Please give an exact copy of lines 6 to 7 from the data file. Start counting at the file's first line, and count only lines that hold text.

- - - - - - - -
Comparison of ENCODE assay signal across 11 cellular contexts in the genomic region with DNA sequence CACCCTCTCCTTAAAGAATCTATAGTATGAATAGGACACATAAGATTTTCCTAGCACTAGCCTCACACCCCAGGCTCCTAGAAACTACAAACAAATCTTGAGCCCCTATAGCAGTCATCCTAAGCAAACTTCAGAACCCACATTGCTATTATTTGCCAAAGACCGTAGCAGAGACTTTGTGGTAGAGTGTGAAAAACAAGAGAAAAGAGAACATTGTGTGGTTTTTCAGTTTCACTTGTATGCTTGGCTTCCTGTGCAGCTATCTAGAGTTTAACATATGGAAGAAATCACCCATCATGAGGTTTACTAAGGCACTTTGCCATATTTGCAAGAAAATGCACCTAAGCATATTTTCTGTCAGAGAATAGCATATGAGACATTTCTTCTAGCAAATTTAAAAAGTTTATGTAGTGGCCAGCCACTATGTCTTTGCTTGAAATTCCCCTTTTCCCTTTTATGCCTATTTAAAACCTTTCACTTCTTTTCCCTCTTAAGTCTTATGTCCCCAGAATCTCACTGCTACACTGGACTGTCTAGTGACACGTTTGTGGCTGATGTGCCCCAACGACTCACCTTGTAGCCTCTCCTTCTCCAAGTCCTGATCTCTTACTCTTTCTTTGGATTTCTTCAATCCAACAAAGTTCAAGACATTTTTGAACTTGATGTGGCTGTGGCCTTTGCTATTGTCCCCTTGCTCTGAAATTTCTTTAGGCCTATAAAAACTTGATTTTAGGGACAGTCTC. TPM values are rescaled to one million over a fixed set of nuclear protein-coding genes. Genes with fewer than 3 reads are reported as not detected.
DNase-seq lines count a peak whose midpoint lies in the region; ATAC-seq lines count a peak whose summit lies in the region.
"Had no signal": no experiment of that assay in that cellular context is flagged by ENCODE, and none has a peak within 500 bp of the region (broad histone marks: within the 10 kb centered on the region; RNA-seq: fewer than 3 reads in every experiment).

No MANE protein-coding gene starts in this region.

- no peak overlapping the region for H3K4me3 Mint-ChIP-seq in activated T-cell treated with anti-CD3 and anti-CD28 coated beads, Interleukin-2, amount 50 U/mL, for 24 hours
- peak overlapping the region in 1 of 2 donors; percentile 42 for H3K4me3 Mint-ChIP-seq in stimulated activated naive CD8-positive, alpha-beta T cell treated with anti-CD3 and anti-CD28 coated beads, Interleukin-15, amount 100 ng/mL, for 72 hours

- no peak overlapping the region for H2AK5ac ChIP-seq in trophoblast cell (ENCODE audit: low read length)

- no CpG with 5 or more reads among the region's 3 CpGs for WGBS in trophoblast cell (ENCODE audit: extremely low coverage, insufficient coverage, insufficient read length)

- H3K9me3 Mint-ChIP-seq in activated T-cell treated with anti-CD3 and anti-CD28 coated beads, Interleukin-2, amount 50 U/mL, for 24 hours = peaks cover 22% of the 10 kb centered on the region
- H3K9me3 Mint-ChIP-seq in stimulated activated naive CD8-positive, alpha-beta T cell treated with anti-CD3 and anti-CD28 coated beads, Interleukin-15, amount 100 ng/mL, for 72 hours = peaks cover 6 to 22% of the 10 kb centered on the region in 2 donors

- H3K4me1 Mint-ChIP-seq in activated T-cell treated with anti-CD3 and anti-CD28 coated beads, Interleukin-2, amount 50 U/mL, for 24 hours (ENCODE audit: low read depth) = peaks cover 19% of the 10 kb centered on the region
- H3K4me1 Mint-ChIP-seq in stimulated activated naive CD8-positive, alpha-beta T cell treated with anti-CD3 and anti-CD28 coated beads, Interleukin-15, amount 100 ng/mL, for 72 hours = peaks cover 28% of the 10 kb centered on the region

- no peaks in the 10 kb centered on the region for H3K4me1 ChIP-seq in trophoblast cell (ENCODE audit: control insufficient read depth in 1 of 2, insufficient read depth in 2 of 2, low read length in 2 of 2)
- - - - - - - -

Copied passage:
- peak overlapping the region in 1 of 2 donors; percentile 42 for H3K4me3 Mint-ChIP-seq in stimulated activated naive CD8-positive, alpha-beta T cell treated with anti-CD3 and anti-CD28 coated beads, Interleukin-15, amount 100 ng/mL, for 72 hours

- no peak overlapping the region for H2AK5ac ChIP-seq in trophoblast cell (ENCODE audit: low read length)